Tax Information for au pairs
I know how confusing taxes can be and I want to help make the process as simple as possible. Because I’m not certified tax advisor, I can’t instruct you on exactly how to fill out your tax forms, but I can provide you with some helpful information.
What are the au pairs responsibilities?
The U.S. Internal Revenue Service (IRS) considers au pairs to be “employees” of the host family for tax reasons, even though in the United States on a “cultural exchange” visa. Therefore, the weekly au pair stipend is subject to U.S. income taxes. Au pairs are responsible for declaring their own income, submitting a tax return and paying taxes if necessary.
In order to file income taxes in the U.S., you need to have either a social security number or an Individual Taxpayer Identification Number (“ITIN”).
How much do au pairs have to pay?
Au pairs are allowed to claim a personal exemption for themselves, but are not eligible for the standard deduction in their tax filing. Au pairs are not considered “students” by the IRS so they are also not eligible to exclude au pair wages from gross income under the student article of any U.S. income tax treaty.
We recommend for the au pair to set aside 10 to 15 USD per week to cover any taxes you might owe.
Where can au pairs and host families get help?
- The IRS website (irs.gov/Individuals/International-Taxpayers/Au-Pairs) has the most recent and only official information about au pairs and taxes.
- IRS Help number: 1-800-829-1040 within the US, and +1-267-941-1000 outside the US.
- IRS Chat function helps to direct you on their webpage.
- Download our Tax information for au pairs guide.
- If additional information is needed, we advise host families and au pairs to speak with a local professional tax advisor or directly with the IRS.
When do au pairs need to file taxes?
By April 18, 2018 the au pair should file form 1040NR-EZ to report her/his au pair stipend for the previous calendar year.
HOW TO SUBMIT THE FORM?
To mail: Please see the 3rd page of “Instructions for Form 1040NR-EZ” under “Where To File”.
For E-File options: https://www.irs.gov/filing/e-file-options
HOST FAMILY TAXES
Child and Dependent Care Tax Credit
As long as you have used the au pair’s child care services in order to work or look for employment, the stipend paid to your au pair, the costs of room and board and the program fees paid to Cultural Care Au Pair are all eligible under the Child and Dependent Care Tax Credit. Cultural Care’s federal tax ID number is 20-2020345.
Dependent Care Reimbursement Programs
The eligibility requirements for these programs (often called “Flex-Spending Accounts” or “FSAs”) are usually identical to those for the Child and Dependent Care Tax Credit.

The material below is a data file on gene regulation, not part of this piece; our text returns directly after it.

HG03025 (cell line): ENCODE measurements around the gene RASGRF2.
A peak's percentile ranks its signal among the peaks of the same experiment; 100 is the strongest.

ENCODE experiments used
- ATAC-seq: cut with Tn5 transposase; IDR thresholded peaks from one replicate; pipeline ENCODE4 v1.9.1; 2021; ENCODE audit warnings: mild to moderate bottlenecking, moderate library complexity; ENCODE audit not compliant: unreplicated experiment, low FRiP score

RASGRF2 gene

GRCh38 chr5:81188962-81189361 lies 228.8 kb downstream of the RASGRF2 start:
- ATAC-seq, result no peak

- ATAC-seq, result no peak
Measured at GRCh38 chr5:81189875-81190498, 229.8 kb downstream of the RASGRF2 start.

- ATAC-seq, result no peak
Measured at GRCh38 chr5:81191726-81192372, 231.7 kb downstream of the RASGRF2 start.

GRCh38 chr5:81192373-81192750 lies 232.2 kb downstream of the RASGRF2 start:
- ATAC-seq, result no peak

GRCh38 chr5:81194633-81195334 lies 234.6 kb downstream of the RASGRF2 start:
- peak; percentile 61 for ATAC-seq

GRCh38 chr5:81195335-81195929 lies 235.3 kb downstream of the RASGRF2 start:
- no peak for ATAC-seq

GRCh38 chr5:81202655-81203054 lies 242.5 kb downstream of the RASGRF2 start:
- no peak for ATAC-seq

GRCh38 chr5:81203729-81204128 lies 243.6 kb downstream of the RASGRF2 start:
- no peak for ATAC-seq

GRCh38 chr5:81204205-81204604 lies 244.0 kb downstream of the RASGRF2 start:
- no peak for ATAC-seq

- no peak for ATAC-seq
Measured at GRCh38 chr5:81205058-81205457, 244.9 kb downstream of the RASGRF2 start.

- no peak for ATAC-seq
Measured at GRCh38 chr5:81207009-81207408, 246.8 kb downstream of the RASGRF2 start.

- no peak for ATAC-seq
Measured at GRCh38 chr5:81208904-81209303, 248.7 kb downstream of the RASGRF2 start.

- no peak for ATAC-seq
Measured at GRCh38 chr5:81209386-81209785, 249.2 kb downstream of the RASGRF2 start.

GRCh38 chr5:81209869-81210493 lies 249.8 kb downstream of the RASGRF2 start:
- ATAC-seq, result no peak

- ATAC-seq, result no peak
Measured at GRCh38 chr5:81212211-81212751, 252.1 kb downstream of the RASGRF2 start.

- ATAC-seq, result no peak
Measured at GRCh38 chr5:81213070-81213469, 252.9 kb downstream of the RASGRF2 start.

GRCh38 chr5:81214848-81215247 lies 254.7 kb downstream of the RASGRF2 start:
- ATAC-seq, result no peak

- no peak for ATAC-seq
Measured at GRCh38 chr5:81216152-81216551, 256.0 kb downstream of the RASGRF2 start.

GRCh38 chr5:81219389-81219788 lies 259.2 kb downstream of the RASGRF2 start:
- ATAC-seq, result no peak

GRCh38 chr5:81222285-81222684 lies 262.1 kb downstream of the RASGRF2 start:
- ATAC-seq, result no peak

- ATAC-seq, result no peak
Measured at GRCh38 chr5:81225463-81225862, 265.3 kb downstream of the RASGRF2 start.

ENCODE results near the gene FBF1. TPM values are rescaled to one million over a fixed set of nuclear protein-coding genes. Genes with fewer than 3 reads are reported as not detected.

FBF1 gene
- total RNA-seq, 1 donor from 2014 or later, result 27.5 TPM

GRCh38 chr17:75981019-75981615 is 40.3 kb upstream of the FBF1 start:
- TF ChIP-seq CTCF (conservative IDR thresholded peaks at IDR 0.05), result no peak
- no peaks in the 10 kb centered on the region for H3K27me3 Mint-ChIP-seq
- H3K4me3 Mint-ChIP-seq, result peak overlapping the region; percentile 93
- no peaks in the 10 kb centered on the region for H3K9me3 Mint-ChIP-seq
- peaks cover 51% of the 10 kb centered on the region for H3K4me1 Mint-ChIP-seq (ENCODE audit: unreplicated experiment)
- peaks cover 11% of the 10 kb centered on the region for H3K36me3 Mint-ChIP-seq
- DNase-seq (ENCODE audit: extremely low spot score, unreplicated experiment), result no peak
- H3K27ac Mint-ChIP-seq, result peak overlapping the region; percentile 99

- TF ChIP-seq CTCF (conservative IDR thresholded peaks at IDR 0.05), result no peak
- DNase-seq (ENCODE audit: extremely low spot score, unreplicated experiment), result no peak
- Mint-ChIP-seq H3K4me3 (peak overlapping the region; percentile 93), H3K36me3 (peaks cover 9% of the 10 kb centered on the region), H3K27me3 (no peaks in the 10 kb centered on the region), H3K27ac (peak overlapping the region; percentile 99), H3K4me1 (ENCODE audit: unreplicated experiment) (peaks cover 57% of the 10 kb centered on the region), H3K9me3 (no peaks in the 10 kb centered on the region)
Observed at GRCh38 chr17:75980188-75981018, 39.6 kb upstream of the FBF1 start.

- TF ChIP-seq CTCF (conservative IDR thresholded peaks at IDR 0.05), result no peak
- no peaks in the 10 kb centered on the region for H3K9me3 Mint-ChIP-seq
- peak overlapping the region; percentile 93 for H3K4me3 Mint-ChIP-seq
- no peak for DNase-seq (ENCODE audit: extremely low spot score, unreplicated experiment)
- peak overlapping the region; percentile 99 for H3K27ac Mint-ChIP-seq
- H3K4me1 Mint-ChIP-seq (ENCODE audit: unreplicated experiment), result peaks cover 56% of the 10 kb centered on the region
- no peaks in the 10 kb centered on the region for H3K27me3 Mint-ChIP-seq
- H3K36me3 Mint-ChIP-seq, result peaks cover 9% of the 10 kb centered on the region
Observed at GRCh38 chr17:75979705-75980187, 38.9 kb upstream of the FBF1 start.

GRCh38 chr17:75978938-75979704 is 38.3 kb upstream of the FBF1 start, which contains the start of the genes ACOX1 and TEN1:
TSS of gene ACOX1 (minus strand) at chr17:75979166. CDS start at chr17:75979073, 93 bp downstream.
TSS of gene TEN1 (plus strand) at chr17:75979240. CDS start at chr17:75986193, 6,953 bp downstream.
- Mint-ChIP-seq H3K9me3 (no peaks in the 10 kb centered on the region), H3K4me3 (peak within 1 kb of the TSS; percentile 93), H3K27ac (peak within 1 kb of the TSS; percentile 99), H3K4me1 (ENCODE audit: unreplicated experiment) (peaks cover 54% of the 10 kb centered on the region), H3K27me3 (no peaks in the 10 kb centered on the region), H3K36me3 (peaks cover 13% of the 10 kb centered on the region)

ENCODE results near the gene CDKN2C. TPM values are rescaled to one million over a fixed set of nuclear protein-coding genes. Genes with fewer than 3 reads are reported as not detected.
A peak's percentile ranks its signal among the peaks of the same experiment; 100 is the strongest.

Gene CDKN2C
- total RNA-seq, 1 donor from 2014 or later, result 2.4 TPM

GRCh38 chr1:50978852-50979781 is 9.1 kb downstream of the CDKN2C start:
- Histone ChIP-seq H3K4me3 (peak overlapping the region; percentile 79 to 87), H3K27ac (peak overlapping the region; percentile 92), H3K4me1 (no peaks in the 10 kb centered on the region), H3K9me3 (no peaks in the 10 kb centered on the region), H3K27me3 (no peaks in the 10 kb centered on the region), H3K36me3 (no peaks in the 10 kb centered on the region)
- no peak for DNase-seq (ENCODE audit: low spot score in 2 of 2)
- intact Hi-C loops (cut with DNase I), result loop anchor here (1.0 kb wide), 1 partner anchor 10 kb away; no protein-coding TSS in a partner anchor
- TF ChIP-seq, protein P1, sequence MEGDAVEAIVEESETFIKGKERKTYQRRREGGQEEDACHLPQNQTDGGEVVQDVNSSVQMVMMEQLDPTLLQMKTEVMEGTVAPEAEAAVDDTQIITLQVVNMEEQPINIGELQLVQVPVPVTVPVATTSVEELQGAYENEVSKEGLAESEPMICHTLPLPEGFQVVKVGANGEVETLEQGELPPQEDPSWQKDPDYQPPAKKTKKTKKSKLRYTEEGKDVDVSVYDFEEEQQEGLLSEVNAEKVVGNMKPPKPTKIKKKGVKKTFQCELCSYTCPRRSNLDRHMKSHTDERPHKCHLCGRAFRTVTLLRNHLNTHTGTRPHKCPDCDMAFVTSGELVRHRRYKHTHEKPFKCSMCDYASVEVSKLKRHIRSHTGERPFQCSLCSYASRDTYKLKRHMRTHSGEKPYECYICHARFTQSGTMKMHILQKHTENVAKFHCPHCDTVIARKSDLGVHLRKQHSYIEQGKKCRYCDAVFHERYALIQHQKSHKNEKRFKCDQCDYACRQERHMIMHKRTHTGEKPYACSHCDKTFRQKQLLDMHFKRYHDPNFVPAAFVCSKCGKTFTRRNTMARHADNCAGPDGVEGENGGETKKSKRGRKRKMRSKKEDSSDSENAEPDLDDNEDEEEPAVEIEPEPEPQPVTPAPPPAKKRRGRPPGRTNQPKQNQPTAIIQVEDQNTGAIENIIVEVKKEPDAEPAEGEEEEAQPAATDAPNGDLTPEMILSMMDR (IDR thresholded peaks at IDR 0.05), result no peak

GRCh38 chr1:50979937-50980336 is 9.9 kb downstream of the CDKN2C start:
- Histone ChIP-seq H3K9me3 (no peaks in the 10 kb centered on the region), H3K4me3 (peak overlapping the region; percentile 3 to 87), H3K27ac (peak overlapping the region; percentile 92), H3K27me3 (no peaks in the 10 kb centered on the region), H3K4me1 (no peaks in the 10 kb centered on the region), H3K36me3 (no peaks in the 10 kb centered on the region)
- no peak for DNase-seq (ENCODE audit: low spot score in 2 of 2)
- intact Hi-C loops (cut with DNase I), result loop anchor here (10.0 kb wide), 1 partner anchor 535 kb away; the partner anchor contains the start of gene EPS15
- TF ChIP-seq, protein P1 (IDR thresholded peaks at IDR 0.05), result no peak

Please note that expense paid for using Dependent Care Reimbursement Program funds are not also eligible for the Child and Dependent Care Tax Credit.
Flex-Spending Account paperwork
Cultural Care Au Pair is happy to provide host families with a summary statement of payments received during a tax year. We are also able to sign and complete most forms that your plan might require for reimbursement.
Please note, however, that we are only able to provide either the total amount paid in a given calendar year, or the amount paid in a given calendar year with the dates of the applicable full au pair term of service (e.g. one year, 6 months, etc.). Cultural Care cannot provide documentation explicitly pro-rating payments received to a specified range of dates. Contact our office if you require any assistance in claiming a Dependent Care reimbursement.
Withholding for au pair taxes
Because the maximum tax burden for the vast majority of au pairs is less than $1,000, there is no need for the au pair to make quarterly estimated payments. In addition, because au pair wages are deemed by the IRS to be paid for domestic service in a private home, they are not subject to mandatory income tax withholding on Forms 941 and W-2 by the host family.
Host families usually do not need to pay federal unemployment taxes for their au pair or to withhold Social Security and Medicare taxes. There are some rare cases where this rule might not apply – please refer to our downloadable guide for more details.
Other potential host family tax and financial issues
We strongly recommend that you inquire with a professional insurance advisor about specific state laws and requirements which may include, but not be limited to, workers’ compensation insurance and state unemployment taxes.
Sunday, 4 February 2018 9:11 PM